But some of them said, “He casts out demons by Beelzebul, the ruler of the demons.” Others, to test him, kept demanding from him a sign from heaven. But he knew what they were thinking and said to them, “Every kingdom divided against itself becomes a desert, and house falls on house. If Satan also is divided against himself, how will his kingdom stand? —for you say that I cast out the demons by Beelzebul. 

Now if I cast out the demons by Beelzebul, by whom do your exorcists cast them out? Therefore they will be your judges. But if it is by the finger of God that I cast out the demons, then the kingdom of God has come to you. When a strong man, fully armed, guards his castle, his property is safe. But when one stronger than he attacks him and overpowers him, he takes away his armor in which he trusted and divides his plunder. 

Whoever is not with me is against me, and whoever does not gather with me scatters. “When the unclean spirit has gone out of a person, it wanders through waterless regions looking for a resting place, but not finding any, it says, ‘I will return to my house from which I came.’ When it comes, it finds it swept and put in order. Then it goes and brings seven other spirits more evil than itself, and they enter and live there; and the last state of that person is worse than the first.”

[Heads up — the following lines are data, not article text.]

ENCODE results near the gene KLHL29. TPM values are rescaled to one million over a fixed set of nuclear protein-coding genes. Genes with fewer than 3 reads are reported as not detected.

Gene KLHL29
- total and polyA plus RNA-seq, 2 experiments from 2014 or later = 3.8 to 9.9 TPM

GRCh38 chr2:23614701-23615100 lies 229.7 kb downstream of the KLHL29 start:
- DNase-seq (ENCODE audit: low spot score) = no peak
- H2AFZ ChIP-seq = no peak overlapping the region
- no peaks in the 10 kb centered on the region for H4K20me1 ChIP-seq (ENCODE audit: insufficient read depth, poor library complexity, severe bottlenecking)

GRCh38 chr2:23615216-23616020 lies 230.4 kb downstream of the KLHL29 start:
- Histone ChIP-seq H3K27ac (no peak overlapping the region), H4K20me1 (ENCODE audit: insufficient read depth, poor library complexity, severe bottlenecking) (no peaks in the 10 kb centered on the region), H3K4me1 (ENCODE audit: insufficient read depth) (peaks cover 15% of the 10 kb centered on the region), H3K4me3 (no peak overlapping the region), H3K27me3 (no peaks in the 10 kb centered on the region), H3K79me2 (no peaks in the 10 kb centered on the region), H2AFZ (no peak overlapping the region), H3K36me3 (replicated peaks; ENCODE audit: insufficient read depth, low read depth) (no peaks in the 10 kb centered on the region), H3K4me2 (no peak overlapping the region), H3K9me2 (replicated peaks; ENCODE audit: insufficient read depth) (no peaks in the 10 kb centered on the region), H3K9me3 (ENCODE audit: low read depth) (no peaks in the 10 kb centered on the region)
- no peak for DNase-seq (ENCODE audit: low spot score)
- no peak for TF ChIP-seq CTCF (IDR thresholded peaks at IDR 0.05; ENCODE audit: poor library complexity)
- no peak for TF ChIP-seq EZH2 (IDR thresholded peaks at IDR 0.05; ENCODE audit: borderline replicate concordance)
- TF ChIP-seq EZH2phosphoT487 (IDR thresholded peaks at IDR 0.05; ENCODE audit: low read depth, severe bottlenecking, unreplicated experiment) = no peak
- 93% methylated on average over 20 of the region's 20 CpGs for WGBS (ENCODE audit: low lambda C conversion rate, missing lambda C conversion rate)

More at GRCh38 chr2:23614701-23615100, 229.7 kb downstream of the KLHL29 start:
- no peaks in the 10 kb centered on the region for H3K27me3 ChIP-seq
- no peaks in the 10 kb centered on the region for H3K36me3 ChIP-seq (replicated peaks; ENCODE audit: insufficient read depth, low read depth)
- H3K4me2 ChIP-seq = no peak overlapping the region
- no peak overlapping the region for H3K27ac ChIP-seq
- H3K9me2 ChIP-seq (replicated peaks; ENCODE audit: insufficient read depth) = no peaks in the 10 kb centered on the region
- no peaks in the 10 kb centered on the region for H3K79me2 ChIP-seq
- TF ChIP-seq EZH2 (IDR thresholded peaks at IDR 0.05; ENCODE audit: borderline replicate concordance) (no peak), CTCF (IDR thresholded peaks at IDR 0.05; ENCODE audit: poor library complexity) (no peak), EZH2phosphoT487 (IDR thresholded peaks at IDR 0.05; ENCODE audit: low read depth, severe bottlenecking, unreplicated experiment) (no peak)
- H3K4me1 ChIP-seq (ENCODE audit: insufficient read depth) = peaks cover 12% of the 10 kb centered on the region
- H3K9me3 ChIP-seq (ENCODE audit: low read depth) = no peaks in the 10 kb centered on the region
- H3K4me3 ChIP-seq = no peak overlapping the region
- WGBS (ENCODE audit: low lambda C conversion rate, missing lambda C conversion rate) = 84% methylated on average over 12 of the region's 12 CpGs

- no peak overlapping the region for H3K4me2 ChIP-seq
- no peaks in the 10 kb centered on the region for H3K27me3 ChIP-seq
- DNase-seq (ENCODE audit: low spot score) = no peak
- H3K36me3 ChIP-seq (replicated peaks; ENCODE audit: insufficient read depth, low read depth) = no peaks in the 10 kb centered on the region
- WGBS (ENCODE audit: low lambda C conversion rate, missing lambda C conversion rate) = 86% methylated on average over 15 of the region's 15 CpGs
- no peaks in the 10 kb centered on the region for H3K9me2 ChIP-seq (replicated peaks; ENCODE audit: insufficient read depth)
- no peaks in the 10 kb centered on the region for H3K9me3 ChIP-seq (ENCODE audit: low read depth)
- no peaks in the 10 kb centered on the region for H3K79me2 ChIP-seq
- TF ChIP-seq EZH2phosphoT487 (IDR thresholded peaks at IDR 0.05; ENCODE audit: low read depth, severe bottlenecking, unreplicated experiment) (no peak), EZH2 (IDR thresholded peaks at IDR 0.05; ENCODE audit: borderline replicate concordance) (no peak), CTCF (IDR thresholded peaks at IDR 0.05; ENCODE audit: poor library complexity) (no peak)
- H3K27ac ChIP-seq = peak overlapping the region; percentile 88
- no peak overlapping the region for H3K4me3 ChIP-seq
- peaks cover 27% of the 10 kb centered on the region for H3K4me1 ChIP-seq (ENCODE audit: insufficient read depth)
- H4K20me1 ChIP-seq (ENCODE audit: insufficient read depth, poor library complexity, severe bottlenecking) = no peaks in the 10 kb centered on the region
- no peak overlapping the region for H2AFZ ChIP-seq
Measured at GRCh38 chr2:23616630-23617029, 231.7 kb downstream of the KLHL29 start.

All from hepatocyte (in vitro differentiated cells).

New Revised Standard Version, copyright 1989, by the National Council of the Churches of Christ in the United States of America. Used by permission. All rights reserved. USCCB approved.

Integration rather than disintegration

Both readings today deal with discernment: how do we tell what is of God from what is not, or tell what leads to God from what does not? (Today’s first reading is Galatians 3: 7-14.) In both cases, the answer seems to be to look at the outcome (and St. Ignatius would agree). By healing a person of an unclean spirit, Jesus allows them to enter more freely into relationship with their neighbors. Healing leads to integration rather than disintegration.